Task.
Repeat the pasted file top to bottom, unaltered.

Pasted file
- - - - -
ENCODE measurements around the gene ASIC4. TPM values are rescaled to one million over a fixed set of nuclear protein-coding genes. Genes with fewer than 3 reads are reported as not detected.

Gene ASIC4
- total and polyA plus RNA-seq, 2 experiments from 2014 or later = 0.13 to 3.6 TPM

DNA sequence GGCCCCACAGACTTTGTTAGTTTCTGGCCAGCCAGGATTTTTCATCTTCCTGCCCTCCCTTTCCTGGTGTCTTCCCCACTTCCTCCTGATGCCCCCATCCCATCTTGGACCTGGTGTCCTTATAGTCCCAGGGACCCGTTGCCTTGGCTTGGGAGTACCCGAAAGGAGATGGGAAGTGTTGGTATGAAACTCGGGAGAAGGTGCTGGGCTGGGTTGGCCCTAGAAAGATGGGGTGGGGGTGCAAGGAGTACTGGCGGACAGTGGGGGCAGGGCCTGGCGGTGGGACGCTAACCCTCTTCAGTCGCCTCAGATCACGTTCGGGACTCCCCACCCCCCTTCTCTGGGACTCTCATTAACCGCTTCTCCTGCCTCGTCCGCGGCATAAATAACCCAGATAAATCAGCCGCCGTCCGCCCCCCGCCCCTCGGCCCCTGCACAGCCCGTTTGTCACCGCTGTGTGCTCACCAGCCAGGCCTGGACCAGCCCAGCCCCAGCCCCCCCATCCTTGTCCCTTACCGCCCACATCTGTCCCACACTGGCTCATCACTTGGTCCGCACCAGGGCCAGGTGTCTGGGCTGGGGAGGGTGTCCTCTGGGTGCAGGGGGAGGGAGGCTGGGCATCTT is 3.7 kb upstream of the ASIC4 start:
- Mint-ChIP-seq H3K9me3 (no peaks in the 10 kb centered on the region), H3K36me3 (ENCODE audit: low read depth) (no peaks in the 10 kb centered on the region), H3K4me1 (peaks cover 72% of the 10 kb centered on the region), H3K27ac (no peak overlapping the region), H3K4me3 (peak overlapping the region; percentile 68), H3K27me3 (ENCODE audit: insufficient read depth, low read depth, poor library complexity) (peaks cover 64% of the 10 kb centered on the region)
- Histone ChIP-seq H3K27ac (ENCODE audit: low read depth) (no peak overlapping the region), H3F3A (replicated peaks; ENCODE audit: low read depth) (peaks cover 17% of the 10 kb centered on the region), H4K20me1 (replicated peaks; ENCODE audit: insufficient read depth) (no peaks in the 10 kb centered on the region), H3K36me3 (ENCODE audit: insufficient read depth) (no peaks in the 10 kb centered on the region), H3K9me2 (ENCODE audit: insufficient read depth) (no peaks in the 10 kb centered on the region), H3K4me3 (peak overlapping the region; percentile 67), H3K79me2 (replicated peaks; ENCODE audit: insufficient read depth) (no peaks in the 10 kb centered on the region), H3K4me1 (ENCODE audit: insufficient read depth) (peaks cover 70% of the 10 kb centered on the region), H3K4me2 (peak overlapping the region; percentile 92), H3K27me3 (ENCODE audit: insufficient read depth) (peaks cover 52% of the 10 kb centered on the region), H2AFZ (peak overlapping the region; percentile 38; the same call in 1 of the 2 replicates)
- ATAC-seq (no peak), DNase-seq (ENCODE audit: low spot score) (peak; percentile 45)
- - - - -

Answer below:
ENCODE measurements around the gene ASIC4. TPM values are rescaled to one million over a fixed set of nuclear protein-coding genes. Genes with fewer than 3 reads are reported as not detected.

Gene ASIC4
- total and polyA plus RNA-seq, 2 experiments from 2014 or later = 0.13 to 3.6 TPM

DNA sequence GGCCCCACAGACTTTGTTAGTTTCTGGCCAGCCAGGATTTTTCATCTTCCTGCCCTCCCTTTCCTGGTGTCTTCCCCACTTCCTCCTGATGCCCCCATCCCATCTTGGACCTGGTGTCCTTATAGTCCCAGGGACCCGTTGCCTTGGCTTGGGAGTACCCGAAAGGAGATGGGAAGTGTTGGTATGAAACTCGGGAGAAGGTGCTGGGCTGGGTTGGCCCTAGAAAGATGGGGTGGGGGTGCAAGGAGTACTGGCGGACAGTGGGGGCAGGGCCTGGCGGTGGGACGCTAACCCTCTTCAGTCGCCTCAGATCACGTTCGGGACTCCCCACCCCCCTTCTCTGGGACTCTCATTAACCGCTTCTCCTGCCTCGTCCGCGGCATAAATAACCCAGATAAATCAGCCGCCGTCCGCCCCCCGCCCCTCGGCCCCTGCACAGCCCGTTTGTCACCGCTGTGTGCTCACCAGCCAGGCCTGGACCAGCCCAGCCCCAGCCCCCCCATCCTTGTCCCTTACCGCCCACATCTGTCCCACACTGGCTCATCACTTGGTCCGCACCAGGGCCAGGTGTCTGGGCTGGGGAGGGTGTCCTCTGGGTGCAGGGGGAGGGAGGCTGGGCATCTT is 3.7 kb upstream of the ASIC4 start:
- Mint-ChIP-seq H3K9me3 (no peaks in the 10 kb centered on the region), H3K36me3 (ENCODE audit: low read depth) (no peaks in the 10 kb centered on the region), H3K4me1 (peaks cover 72% of the 10 kb centered on the region), H3K27ac (no peak overlapping the region), H3K4me3 (peak overlapping the region; percentile 68), H3K27me3 (ENCODE audit: insufficient read depth, low read depth, poor library complexity) (peaks cover 64% of the 10 kb centered on the region)
- Histone ChIP-seq H3K27ac (ENCODE audit: low read depth) (no peak overlapping the region), H3F3A (replicated peaks; ENCODE audit: low read depth) (peaks cover 17% of the 10 kb centered on the region), H4K20me1 (replicated peaks; ENCODE audit: insufficient read depth) (no peaks in the 10 kb centered on the region), H3K36me3 (ENCODE audit: insufficient read depth) (no peaks in the 10 kb centered on the region), H3K9me2 (ENCODE audit: insufficient read depth) (no peaks in the 10 kb centered on the region), H3K4me3 (peak overlapping the region; percentile 67), H3K79me2 (replicated peaks; ENCODE audit: insufficient read depth) (no peaks in the 10 kb centered on the region), H3K4me1 (ENCODE audit: insufficient read depth) (peaks cover 70% of the 10 kb centered on the region), H3K4me2 (peak overlapping the region; percentile 92), H3K27me3 (ENCODE audit: insufficient read depth) (peaks cover 52% of the 10 kb centered on the region), H2AFZ (peak overlapping the region; percentile 38; the same call in 1 of the 2 replicates)
- ATAC-seq (no peak), DNase-seq (ENCODE audit: low spot score) (peak; percentile 45)